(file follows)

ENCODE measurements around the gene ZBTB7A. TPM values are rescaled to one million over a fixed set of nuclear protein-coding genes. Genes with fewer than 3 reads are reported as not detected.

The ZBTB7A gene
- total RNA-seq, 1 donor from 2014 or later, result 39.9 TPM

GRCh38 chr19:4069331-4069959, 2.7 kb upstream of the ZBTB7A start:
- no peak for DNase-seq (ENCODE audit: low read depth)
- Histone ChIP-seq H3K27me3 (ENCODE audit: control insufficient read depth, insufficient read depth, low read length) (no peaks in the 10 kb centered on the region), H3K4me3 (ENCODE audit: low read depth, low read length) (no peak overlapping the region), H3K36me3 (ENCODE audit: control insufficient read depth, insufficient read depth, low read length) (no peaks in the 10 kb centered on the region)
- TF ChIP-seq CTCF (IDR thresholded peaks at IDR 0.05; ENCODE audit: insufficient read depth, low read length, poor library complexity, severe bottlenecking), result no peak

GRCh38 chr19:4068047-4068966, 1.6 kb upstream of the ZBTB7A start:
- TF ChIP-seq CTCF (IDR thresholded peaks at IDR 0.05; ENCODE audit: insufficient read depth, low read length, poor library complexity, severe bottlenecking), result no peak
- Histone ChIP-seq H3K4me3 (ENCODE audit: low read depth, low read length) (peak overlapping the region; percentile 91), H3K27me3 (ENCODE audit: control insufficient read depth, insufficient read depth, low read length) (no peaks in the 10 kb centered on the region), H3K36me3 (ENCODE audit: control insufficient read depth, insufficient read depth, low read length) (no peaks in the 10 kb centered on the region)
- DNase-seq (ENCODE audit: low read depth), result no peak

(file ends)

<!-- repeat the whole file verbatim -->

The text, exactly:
ENCODE measurements around the gene ZBTB7A. TPM values are rescaled to one million over a fixed set of nuclear protein-coding genes. Genes with fewer than 3 reads are reported as not detected.

The ZBTB7A gene
- total RNA-seq, 1 donor from 2014 or later, result 39.9 TPM

GRCh38 chr19:4069331-4069959, 2.7 kb upstream of the ZBTB7A start:
- no peak for DNase-seq (ENCODE audit: low read depth)
- Histone ChIP-seq H3K27me3 (ENCODE audit: control insufficient read depth, insufficient read depth, low read length) (no peaks in the 10 kb centered on the region), H3K4me3 (ENCODE audit: low read depth, low read length) (no peak overlapping the region), H3K36me3 (ENCODE audit: control insufficient read depth, insufficient read depth, low read length) (no peaks in the 10 kb centered on the region)
- TF ChIP-seq CTCF (IDR thresholded peaks at IDR 0.05; ENCODE audit: insufficient read depth, low read length, poor library complexity, severe bottlenecking), result no peak

GRCh38 chr19:4068047-4068966, 1.6 kb upstream of the ZBTB7A start:
- TF ChIP-seq CTCF (IDR thresholded peaks at IDR 0.05; ENCODE audit: insufficient read depth, low read length, poor library complexity, severe bottlenecking), result no peak
- Histone ChIP-seq H3K4me3 (ENCODE audit: low read depth, low read length) (peak overlapping the region; percentile 91), H3K27me3 (ENCODE audit: control insufficient read depth, insufficient read depth, low read length) (no peaks in the 10 kb centered on the region), H3K36me3 (ENCODE audit: control insufficient read depth, insufficient read depth, low read length) (no peaks in the 10 kb centered on the region)
- DNase-seq (ENCODE audit: low read depth), result no peak